In a contentious 2-1 opinion, the Eighth Circuit holds that a job applicant who requests a religious accommodation - here, not to work Saturdays - is not engaged in a "protected activity" under the opposition clause of Title VII's retaliation provision.
Here's a case that may be of value to Title VII litigants, as well as in First Amendment cases. The Eighth Circuit holds that for an employer to win a mixed-motive case, where the claimed reason for termination was poor performance, it must offer "evidence showing [that the plaintiff's] performance would have indisputably caused her termination." That proves a heavy lift.
ADA opinions released in the Eighth and Ninth Circuits today underscore that the burden of proof, ultimately, is always on the employee to show that the employer failed to provide a reasonable accommodation. These serve as a reminder to disabled employees and counsel that when seeking reassignment as an accommodation, it is vital to request the reassignment clearly and to set one's sights realistically.
Here's a nice case for the New Year: a win for a class of Panera Bread store managers who claimed that the operation cheated them out of part of their bonus, by imposing a cap on the amount that could be earned only after the program commenced. The panel majority holds that once the managers performed any service under the terms of the bonus plan, it formed a unilateral contract that the employer could not modify without consent.
The Eighth Circuit holds that a granary employee who complained about sex discrimination in her paycheck - only to have her manager initiate her layoff literally minutes later - was entitled to have a jury decide whether she suffered retaliation under the Equal Pay Act, Title VII and the Arkansas Civil Rights Act.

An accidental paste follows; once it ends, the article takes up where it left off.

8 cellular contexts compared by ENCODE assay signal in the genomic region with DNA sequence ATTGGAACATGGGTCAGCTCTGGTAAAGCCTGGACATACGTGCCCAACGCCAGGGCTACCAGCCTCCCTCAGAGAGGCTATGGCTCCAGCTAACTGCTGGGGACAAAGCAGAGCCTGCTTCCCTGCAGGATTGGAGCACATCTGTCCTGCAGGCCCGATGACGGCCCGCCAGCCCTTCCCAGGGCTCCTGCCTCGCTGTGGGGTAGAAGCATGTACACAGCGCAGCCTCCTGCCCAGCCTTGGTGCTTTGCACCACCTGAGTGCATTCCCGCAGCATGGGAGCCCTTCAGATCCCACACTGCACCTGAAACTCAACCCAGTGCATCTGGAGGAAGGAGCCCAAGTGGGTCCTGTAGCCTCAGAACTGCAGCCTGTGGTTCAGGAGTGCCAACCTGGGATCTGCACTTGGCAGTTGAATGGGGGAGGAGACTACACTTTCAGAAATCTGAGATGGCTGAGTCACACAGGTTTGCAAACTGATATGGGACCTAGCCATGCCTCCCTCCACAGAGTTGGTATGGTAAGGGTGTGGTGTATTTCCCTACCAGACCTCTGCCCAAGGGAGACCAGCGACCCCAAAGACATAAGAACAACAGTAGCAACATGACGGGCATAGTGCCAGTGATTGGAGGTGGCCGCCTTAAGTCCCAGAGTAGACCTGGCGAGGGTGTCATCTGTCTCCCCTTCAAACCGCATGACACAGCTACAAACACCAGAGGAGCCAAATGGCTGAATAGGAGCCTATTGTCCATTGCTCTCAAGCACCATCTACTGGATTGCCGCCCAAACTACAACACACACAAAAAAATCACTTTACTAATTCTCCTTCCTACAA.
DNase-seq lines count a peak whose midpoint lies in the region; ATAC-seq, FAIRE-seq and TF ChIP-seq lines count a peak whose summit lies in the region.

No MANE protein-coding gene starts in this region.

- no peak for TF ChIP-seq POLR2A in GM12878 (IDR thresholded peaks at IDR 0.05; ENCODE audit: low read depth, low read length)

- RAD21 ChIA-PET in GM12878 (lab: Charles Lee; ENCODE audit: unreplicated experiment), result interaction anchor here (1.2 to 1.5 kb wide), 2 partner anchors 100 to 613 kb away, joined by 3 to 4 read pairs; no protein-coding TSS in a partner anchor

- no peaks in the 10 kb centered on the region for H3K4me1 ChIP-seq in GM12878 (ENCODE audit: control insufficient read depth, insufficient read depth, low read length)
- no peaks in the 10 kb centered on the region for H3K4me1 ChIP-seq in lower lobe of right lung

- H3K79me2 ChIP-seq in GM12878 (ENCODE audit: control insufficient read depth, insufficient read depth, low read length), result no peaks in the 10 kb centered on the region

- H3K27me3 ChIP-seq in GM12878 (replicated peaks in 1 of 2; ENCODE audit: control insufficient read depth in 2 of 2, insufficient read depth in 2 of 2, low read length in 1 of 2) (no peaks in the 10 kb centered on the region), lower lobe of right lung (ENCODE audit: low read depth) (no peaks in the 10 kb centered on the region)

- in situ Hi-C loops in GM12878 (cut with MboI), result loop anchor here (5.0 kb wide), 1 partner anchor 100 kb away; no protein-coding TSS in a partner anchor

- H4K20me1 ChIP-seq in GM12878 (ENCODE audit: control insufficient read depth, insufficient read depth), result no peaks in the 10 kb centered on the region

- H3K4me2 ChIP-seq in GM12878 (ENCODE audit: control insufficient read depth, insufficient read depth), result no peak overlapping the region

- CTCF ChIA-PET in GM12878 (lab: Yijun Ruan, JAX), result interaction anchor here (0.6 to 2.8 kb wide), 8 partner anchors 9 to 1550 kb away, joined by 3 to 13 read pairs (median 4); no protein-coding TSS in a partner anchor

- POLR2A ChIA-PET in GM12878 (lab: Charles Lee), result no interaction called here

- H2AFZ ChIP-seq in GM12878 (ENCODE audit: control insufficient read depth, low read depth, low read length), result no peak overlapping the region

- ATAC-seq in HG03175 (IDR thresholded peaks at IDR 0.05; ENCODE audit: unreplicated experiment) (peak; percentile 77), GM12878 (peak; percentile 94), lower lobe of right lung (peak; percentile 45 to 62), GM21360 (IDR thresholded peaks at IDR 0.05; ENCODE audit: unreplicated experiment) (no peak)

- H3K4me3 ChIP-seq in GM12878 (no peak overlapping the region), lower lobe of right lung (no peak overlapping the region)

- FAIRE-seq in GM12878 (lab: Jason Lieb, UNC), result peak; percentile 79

There plaintiffs successfully defend a jury verdict totaling $204,000 in a Title VII, Equal Pay Act and Iowa Civil Rights Act case, plus $269,877.67 in attorney's fees. The court casts doubt on the use of a "market forces" defense by employers to justify lower pay for women, yet also holds that if such a defense were valid, the employer presented insufficient evidence to warrant an instruction.
The Eighth Circuit today issued a short, cautionary opinion for plaintiffs who seek reinstatement (or front pay) in a discrimination case. Here, the employer - which the jury found liable for violating the employee's Title VII rights - escaped all but $1 of damages, where the district court found that reinstatement was not practical, and that the employee failed to make a strong enough case for front pay.
In the first-published federal court of appeals EEO decision of 2016, the Eighth Circuit (in a 2-1 decision) reverses summary judgment in a sex harassment case. The plaintiff - a woman truck driver - was forced to share close quarters with a male co-worker for a week-long trip. The panel majority holds that a jury could find that the employer could have taken greater steps to prevent the harassment.
Dividing 2-1 on the question, an Eighth Circuit panel holds that it can be considered an "adverse employment action" under Title VII and section 1981 for an employee to be hired at - or even above - his or her asking salary, at least when another person outside the protected group is hired for similar work but at a higher pay grade and salary.
Two decisions this week address racially-hostile work environment claims involving unusual circumstances. The Fourth Circuit addresses the employer's duty to address anonymous race harassment, here a death threat left in a company mailbox. The Eighth Circuit addresses harassment of an African-American supervisor by her Somali staff. Both result in reversals of summary judgment on Title VII and § 1981 harassment claims.